Friday, 7 May 2010

Political hang-over

Well, the experts have got excited. Britain is going to have a 'hung' (or will it be a 'balanced'?) Parliament. It's not actually such a strange beast. But personally I think it holds some promise - as long as the financial gamblers don't exploit it on the money markets and stock exchanges. The situation could well have a moderating influence on extreme dogmatism and even generate - dare we hope? - cross-party cooperation in the face of national need. That would be a happy outcome of a not very edifying campaign. There's a sensible response to the churches from leading establishment Christian, the Rev Steve Chalke, on It's noticeably different from the speculative horse-trading indulged in by politicians egged on by media men and women. I don't like to sound pompous, but isn't politics too important a matter for that now? I've said it before, but it's still true, politics is about service not power. Here's wishing the new MPs a large dose of humility in the heady celebration of election. And let's hope they don't forget the most vulnerable and needy in society. (Didn't someone talk about the 'Big Society' in the campaign - something different from High Society?)

PS I've just come across an interesting local footnote to the election, which concerns our neighbouring constituency of Abingdon etc. The Lib Dem incumbent MP, Dr Evan Harris, was not my favourite Parliamentarian, having an aggressive pro-euthanasia and humanist stance. Driving through the north of the constituency last Wednesday, the leafy suburbs of North Oxford were a forest of bright orange Lib  Dem diamonds. Well, the Tory Nicola Blackwood, who was supported by a woman vicar who trained with me, overturned his majority of 7,000 and squeezed in by the skin of her teeth. I wish her well. (The full story's on


  1. Hi,

    Just thought I'd mention that Nicola Blackwood might have been "supported" by the woman vicar (in a pamphlet that attacked Evan Harris), but in fact (to her credit), Nicola publicly distanced herself from the pamphlet, saying she wanted to win by having a positive campaign and not by making negative attacks on her opponent.

    The pamphlet was seen by Evan Harris's supporters as "Christians playing dirty" and I'm inclined to agree and am glad that Nicola distanced herself from them.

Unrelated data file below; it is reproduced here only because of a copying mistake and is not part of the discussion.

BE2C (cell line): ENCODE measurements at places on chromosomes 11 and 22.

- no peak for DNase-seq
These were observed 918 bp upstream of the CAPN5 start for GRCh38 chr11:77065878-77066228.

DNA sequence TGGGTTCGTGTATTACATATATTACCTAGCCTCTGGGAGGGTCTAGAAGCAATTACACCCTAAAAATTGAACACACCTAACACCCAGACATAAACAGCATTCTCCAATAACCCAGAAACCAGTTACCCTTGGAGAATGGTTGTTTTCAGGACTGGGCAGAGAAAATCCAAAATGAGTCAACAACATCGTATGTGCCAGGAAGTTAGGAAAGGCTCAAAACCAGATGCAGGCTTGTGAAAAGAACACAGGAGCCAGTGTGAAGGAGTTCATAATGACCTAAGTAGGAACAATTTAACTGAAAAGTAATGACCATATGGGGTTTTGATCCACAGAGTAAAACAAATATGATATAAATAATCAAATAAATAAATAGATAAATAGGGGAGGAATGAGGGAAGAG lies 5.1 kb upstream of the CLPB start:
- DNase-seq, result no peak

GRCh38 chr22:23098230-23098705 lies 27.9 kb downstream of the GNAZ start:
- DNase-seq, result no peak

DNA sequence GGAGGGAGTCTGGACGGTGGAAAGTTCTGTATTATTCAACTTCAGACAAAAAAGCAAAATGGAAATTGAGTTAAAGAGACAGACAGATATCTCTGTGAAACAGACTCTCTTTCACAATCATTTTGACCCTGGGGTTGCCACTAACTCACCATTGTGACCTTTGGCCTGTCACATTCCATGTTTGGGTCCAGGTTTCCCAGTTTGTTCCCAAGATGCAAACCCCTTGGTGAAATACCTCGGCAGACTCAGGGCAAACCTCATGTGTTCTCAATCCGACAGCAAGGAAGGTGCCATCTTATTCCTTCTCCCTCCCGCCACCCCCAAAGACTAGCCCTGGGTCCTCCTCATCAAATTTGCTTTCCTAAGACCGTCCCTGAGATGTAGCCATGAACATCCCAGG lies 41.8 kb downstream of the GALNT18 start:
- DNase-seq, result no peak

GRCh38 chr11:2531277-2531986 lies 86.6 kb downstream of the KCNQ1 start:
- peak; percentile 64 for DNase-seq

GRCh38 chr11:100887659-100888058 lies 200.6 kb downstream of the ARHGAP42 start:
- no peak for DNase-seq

I attended the election hustings in Abingdon, and thought that Nicola was by far the most impressive candidate there, as opposed to Evan Harris who didn't really answer the questions that were put to him. I also corresponded him about his wish to end the NHS chaplaincy service, and got the distinct impression that he wasn't willing to listen to me, but instead was operating from a poorly thought out anti-religion agenda, promoted by the National Secular Society.

  2. Thanks for that info, Iain, and I'm glad to hear it. And I publicly repent of the negative account I gave of Dr Harris. I'm glad that Nicola Blackwood ran a wholly positive campaign. The more credit to her.

  3. Hi, Michael,

    No need to worry about your negative view of Harris. I'm not too smitten with him either. What I was concerned about was the negative image being used during the campaign - which doesn't help in the atheist vs Christian wars! Already I see Nicola Blackwood is being dubbed a "fundamentalist Christian Tory" and a "bigot", purely on the basis of being (a) an Christian, and (b) unseating the LibDem science spokesman.

  4. Thanks. I suppose that's the way of the world and part of the cost. Didn't Jesus say something, 'Beware when all men speak well of you'? Labels are such easy stones to throw, and never represent the truth. As a teacher I was taught never to label kids, eg Not 'You're a thief' but 'You stole that'.